New products can be wonderful, often offering improved audio in smaller, less-expensive, lighter (or in the case of tube stuff, heavier) and more reliable packages. Unfortunately, in the increasingly complex pro audio environment, all of those oh-so-cool products are pretty useless when applied without the right technology.
When Mix began 25 years ago, technology was much simpler, even quaint by today's standards. Recording meant analog. Pro applications used +4dBu balanced line connections — XLR or barrier strip. Semipro gear rarely crossed the line into pro, where the only unbalanced connections were the band's instruments/amps. Garage 4- and 8-track studios used unbalanced -10dBV gear. Their main complication was a need for lots of RCA to ¼-inch adapters.
These days, signals arrive in every conceivable form and format. In my studio, I have MIDI and virtual instruments, and 32 channels of mic lines from a rack of preamps routing to the console or directly to Pro Tools, ADAT or analog multitrack. Mixing is either DAW-based, traditional console-style or a blend of both, storing to multichannel or stereo to MasterLink, CD-R, PT or 30 ips 2-track. Projects can involve a lot of I/Os (wordclock, timecode, MIDI, AES/EBU, S/PDIF, Lightpipe, XLRs, RCAs, etc.) and multiple formats — analog/digital tape, CD-R, CD-ROM, SD2, PT session, AC-3, DTS, .WAV, MP3 and more.
Even in a modest studio, the need for an infrastructure is paramount. There's no point in investing in the best gear without a backbone of solid technology supporting it. A great performance can be ruined by something as simple as a bad cable or a ground loop. This AES provides an excellent opportunity to check out the nonglitzy technologies that might improve your life much more than yet another digital reverb or tube mic. A few suggestions include: AC power conditioning; acoustical treatments; quality cabling, from mic lines to snake and patching systems (and please get correct AES and S/PDIF cabling!); data backup systems; audio networking; and signal routers. To help you along, Gary Hall provides insights into routing technology on page 82, while on page 50, Ron Franklin begins a multipart article that will demystify the subject of file-format interchange.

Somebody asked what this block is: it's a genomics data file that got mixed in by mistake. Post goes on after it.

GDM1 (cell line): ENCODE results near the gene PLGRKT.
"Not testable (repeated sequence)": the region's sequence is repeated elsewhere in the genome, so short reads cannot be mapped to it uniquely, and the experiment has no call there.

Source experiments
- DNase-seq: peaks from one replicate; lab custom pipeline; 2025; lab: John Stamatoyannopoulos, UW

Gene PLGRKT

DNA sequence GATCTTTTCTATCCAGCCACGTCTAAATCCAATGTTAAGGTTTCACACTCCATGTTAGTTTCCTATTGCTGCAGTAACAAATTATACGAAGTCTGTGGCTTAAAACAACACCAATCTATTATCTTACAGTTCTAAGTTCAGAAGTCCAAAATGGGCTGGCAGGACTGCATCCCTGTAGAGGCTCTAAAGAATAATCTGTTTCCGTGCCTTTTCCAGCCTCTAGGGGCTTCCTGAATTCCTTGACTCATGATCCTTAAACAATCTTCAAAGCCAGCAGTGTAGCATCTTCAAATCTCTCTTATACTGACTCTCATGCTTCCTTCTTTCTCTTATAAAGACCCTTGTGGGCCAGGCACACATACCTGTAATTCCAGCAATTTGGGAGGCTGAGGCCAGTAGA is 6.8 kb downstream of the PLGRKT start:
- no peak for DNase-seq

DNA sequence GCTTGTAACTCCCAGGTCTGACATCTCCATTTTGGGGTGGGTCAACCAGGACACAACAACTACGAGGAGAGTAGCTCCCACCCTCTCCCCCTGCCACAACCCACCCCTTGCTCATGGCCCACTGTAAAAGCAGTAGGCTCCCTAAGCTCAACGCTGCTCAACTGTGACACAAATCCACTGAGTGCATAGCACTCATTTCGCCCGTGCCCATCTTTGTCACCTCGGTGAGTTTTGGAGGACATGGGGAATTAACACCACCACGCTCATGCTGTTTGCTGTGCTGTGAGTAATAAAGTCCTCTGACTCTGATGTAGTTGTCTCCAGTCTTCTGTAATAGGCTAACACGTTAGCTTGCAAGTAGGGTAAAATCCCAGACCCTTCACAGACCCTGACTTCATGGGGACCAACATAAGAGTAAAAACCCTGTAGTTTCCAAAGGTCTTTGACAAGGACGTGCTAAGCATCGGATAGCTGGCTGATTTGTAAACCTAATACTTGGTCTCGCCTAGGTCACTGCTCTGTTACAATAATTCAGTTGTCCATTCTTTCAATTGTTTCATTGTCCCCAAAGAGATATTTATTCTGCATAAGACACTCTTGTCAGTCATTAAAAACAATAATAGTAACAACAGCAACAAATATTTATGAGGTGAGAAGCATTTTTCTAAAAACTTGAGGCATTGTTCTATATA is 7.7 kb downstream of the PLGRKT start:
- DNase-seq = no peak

Also in this issue, we say farewell to two of the finest and best-loved professionals in our industry.
Just before press time, we were saddened to hear of the death of mastering engineer Denny Purcell, who founded Nashville's Georgetown Masters studio in 1985. Denny was a warm, wonderful person who committed his life to the pursuit of audio excellence, and devoted each and every day to the songs he was working on. Please turn to page 14 for a tribute to our lost friend.
We were also saddened to hear of the death of producer Gus Dudgeon, best known for his work with Elton John. Mix's Rick Clark had carried on a nine-month dialog with Gus, talking with him just days before a car crash took his and his wife's lives. His final interview is on page 98.
Don't forget, there's more to all of this than just gear…